“A positive story about meeting a special life challenge.”—Jeanne Griffin, Deaf Friends International

“Tomasso has a likeable rhythm/pace in his writing style. Where you are in your own deaf experience will shade the meaning of the book for you. Some might say that Marco only ‘lost his hearing,’ he didn’t become deaf. Their experience with hearing loss will invite different interpretations of Marco’s journey. Marco does appear to easily join ‘deafness’ but Tomasso introduces enough ambiguity about this new chosen identity to keep us wanting to learn more of Marco’s journey after the book ends.”—Max Wilhite, American Society for Deaf Children

Sounds of Silence is a memorable story about a boy dealing with dashed dreams after a battle with meningitis leaves him deaf. Phillip Tomasso’s poignant yet witty portrayal of courage and determination kept me captivated page after page. The only thing missing was a box of tissues.”—K.G. Wehner, author, Amy & Tracy: Dr. Von Thistle’s Curious Concoction

Sounds of Silence is a realistic and warm story of the journey of a young boy coming to acceptance with his hearing loss.”—Janice Justice: Cajun’s Song by Darlene Toole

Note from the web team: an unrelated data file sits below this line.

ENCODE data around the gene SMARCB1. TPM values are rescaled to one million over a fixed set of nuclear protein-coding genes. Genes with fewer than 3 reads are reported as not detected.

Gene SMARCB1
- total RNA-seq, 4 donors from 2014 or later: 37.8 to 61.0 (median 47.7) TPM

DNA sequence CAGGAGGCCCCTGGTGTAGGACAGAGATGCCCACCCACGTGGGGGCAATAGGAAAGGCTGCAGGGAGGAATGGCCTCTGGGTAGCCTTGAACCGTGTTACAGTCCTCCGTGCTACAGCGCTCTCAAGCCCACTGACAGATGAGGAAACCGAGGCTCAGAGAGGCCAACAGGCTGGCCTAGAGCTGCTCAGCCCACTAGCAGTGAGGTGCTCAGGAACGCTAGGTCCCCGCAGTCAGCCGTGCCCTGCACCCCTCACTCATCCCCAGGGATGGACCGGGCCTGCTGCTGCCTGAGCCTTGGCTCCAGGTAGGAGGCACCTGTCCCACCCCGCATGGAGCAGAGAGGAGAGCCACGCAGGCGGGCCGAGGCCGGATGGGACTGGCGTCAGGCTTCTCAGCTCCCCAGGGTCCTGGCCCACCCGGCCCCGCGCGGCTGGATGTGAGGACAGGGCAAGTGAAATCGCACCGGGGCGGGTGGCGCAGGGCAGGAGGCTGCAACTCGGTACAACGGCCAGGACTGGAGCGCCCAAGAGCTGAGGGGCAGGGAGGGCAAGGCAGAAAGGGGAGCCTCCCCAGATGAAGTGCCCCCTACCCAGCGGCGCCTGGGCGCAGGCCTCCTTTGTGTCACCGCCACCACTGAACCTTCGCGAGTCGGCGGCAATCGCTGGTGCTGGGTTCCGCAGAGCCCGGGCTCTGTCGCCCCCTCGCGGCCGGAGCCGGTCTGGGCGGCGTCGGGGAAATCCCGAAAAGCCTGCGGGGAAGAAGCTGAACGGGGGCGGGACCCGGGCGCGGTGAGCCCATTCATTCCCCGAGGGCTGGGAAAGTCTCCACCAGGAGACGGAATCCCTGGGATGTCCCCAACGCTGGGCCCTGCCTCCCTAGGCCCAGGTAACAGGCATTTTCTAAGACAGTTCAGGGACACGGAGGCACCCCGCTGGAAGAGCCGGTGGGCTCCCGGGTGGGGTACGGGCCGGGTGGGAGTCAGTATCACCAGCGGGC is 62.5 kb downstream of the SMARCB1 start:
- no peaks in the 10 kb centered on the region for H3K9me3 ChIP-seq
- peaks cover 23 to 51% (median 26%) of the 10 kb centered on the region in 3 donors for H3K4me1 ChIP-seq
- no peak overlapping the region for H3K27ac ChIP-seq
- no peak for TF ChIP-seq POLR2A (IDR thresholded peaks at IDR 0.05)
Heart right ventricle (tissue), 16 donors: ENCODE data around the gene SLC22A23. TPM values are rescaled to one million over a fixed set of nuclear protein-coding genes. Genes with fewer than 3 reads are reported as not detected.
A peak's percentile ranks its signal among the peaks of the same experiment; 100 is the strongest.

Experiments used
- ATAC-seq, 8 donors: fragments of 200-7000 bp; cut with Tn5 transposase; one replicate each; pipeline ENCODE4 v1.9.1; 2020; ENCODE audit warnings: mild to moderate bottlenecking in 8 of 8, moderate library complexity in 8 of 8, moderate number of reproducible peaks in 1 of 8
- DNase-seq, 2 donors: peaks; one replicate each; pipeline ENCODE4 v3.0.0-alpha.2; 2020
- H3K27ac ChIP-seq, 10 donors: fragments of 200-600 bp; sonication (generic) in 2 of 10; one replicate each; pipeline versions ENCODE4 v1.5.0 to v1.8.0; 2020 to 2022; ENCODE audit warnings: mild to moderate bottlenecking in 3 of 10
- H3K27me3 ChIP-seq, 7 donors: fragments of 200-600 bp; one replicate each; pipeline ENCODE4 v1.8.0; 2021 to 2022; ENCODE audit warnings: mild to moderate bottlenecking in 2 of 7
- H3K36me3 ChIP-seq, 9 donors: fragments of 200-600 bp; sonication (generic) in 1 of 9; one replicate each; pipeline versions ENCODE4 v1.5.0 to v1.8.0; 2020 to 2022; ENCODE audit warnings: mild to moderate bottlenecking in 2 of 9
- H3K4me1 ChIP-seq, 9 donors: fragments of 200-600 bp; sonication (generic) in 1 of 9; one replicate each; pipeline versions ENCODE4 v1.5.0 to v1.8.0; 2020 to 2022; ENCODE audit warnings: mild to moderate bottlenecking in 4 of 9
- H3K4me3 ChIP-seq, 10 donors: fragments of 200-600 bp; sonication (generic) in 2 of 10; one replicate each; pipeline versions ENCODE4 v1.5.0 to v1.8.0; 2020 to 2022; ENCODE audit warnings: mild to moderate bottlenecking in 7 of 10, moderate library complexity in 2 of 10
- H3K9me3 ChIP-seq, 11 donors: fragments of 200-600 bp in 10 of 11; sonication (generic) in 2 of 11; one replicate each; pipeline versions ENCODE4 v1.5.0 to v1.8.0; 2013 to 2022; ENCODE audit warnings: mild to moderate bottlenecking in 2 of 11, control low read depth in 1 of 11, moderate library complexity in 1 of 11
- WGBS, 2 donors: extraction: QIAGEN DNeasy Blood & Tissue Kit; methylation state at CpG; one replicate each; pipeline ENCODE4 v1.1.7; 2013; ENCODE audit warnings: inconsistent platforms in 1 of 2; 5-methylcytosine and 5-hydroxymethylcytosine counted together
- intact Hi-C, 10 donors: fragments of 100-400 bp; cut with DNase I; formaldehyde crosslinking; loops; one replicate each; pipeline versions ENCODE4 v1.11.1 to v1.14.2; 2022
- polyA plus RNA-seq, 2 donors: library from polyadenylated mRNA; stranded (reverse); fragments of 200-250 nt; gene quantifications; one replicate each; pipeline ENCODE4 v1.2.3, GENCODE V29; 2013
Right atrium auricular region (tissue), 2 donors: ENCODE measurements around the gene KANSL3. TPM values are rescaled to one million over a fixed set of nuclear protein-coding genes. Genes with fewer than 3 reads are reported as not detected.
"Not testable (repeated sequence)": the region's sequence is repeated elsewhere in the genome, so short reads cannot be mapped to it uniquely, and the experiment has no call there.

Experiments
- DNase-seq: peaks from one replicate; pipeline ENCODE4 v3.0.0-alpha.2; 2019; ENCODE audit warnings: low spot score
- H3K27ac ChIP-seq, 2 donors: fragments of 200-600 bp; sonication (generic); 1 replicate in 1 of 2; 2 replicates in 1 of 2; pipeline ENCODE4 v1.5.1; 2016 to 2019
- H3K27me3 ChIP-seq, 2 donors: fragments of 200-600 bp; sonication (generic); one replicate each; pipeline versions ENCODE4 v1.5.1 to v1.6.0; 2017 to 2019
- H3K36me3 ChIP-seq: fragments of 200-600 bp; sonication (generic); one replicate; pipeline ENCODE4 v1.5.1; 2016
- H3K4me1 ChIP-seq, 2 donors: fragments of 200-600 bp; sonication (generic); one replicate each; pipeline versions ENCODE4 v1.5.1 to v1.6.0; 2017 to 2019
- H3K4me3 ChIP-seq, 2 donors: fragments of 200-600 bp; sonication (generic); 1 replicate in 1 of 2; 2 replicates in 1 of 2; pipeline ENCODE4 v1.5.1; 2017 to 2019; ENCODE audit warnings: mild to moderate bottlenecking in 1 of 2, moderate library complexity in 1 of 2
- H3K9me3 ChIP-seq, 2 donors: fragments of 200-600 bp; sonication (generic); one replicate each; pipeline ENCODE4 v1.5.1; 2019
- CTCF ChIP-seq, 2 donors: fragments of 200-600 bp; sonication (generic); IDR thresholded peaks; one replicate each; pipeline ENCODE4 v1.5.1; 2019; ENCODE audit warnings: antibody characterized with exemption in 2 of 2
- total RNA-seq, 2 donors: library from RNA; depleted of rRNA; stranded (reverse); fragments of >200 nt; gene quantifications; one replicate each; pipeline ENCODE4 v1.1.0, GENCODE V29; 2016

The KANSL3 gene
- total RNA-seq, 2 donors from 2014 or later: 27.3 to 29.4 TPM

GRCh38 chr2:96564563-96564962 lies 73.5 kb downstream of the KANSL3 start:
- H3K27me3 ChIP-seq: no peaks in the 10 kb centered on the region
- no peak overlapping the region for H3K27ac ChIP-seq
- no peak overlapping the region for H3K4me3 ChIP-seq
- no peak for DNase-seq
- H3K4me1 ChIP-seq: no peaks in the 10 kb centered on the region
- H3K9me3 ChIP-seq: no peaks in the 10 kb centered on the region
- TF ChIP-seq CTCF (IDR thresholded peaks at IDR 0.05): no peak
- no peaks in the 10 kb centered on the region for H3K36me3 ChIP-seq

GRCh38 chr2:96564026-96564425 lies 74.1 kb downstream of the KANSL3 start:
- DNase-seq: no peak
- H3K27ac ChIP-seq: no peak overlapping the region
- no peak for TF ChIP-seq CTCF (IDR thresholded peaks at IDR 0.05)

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I was sick and didn’t know it. By the time I did, it was already too late. Patrick and I tossed a baseball back and forth in the backyard. He stood by the tree at one end of the yard. I aligned myself with a fern my mother had planted. We knew it was about the right distance from a pitcher to the catcher because we had practiced out here lots of times before.

As soon as my black lab, Whitney, knew she wasn’t getting the ball, she hid from the sun under the shade of the maple tree. It was early evening, but still really hot.

We took it easy since we had a Little League game the next day and didn’t want to wear ourselves out. Ever since T-ball days, we’ve managed to be on the same team. How lucky is that?